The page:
Depression – the often-unseen side-effect of Breast CancerSubmitted by Kerryn
Dr. Nici Zeeman, General Practitioner with a special interest in breast and thyroid health at Apffelstaedt & Associates
During the current COVID-19 pandemic, breast health concerns and anxiety around breast cancer is still a reality for many women.
Breast Cancer does not stop during a pandemic.
In these uncertain times, it is even more important to be aware of the connection between depressive symptoms and breast cancer. Women who are being diagnosed and treated during this time are having to deal with the uncertainty and anxiety around the virus concerning their physical as well as financial well-being on top of the uncertainty of their own diagnosis, prognosis and treatment.
Even without a pandemic, there are many reasons why depressive symptoms are sometimes associated with a breast cancer diagnosis. There is the possible trauma of the diagnosis, the physiological side-effects of the various treatments (hormone fluctuations, fatigue, nausea, pain), the dramatic changes to your body following mastectomy and reconstruction as well as side effects from radiation and chemotherapy treatments such as weight gain or loss, for example.
Breast Cancer is the most common cancer in women and can carry all sorts of stigmas around self-image and sexuality. In recent times treatment has advanced significantly and it is no longer the death sentence it once was. The downside though is that the aggressiveness of the treatments can expose patients to quite extreme side-effects, including depression. This is why recognising the impact of breast cancer and its treatment on long-term outcomes, like your mental health, is so important.
It is therefore so important for treating doctors to spend time with patients at the time of their diagnosis to inform them of the possible side effects of treatment but to also reassure them of support and treatment available.
Fear of death, disruption of life plans, changes in body image and self-esteem, changes in social role and lifestyle, and financial and legal concerns are significant issues. That being said, serious depression or anxiety is not experienced by everyone who is diagnosed with cancer. Studies have shown that major depression affects approximately 25% of patients and the good news is it has recognisable symptoms that are treatable.
The treatment journey as a patient should be looked at holistically by a team of doctors – we have a responsibility to not just treat your physical but to take into account your emotional well-being too. Regular mental health check-ins should be standard. Doctors should be proactive about screening for depression throughout treatment and if there are signs of depression then you should be guided towards suitable support systems – whether that is support groups, private therapy and/or medication.
Our experience has shown that the following signs are indicators of potential depression so if you are experiencing any of these it is important to have a discussion about depression with your doctors:
- A history of depression.
- A weak social support system with little supportive human communication.
- Evidence of persistent irrational beliefs or negative thinking regarding the diagnosis.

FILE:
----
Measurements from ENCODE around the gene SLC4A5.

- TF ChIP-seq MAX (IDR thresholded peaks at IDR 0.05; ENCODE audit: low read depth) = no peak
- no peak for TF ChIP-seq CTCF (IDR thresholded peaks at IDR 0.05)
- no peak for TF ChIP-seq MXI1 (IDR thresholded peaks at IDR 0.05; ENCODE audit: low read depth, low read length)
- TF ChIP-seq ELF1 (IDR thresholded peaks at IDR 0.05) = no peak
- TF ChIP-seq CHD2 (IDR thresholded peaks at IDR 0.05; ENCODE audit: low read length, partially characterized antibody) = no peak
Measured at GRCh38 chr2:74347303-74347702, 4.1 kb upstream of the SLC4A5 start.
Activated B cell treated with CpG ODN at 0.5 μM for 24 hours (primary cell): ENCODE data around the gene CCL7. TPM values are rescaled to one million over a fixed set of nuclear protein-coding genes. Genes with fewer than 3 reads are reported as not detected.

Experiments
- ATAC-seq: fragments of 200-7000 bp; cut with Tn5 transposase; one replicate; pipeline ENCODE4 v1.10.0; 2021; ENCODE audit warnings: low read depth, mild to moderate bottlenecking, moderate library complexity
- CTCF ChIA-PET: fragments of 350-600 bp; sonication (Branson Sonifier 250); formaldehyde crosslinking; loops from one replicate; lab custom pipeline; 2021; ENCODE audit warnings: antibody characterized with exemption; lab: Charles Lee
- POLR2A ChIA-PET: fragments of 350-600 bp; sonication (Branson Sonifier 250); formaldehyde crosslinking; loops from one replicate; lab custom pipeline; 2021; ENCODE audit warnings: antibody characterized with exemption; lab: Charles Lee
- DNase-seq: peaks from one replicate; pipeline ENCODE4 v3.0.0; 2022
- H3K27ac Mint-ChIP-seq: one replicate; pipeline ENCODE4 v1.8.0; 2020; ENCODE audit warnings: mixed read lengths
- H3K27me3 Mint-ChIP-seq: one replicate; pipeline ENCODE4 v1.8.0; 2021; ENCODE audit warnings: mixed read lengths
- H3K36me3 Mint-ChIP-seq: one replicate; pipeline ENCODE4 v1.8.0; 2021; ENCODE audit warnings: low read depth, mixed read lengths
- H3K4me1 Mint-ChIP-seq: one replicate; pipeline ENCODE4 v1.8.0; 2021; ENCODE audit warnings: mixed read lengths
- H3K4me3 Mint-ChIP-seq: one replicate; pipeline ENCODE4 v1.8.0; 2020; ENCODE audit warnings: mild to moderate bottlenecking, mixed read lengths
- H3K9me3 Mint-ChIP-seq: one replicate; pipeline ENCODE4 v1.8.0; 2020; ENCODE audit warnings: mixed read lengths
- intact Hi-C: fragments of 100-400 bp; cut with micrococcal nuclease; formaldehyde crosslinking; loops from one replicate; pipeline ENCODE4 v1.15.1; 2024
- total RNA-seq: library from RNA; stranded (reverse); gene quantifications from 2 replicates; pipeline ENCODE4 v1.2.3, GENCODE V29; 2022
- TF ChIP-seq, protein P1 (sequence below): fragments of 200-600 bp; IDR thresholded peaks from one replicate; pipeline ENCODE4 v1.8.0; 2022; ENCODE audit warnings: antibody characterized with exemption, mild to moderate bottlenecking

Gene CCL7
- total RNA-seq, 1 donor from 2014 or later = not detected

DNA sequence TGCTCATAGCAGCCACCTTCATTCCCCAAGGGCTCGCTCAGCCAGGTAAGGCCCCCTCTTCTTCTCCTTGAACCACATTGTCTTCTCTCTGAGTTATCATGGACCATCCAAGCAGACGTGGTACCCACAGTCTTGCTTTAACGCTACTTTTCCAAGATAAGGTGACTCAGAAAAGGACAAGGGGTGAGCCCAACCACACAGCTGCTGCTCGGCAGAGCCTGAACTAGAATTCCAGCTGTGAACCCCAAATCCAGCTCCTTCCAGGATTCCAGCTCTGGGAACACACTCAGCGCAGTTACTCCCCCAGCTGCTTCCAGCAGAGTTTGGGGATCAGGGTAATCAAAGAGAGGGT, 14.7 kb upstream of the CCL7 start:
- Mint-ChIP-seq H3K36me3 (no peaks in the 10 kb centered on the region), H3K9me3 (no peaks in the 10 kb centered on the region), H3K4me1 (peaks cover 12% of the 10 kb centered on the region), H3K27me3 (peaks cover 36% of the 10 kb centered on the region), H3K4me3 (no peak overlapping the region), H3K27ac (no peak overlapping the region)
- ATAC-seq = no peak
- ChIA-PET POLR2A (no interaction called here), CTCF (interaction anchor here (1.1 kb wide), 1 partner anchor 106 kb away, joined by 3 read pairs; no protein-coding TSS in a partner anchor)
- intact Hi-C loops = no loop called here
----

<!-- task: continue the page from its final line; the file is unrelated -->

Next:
- The cancer diagnosis causing a major disruption or dysfunction in your life.
Further studies have suggested there is also a link between inappropriate coping mechanisms and higher levels of depression, anxiety, and fatigue . Some of these coping behaviours include avoidance, negative self-coping statements, a preoccupation with physical symptoms, and catastrophizing.
However, it has also been proven (via a study that examined coping strategies in 138 women with breast cancer) that patients with better coping skills - such as positive self-statements – tend to have lower levels of depressive and anxiety symptoms .
What does this look like in practical terms? There are some practical things that will help navigate the diagnosis and treatment while minimizing the risk of depression. These still apply during a pandemic situation.
- Set realistic day-to-day goals. Be gentle with yourself and not expect that you will be able to do everything you did in the past.
- Human connection is important, especially if you are an older patient. If you are having to self-isolate, try to be in some form of contact with other people for at least an hour a day.
- It is important that you have someone to talk to and confide in. Whether it’s a professional, friend or family member.
- Participation in positive events/actions can be very helpful. Whilst many of the normal entertainment outlets have been closed, playing music, painting and other activities that have positive emotional connotations are still possible.
- Good nutrition is vital. A diet that is rich in fruits, vegetables, whole grains, and lean protein will bolster the immune system and aid in your well-being.
- Exercise is proven to reduce stress and ease depression. As an exercise is restricted circumstances can be a little difficult – reach out to your friends, family (and your doctor) for some exercise routine ideas that you can possibly do at home.
- Alcohol should be avoided as it is known to make depression worse and can interfere with antidepressant medicine.
It’s important to note, however, that not all of these will work for everyone and if you are showing signs of depression it is essential that you speak to your doctor and get the medical help you need.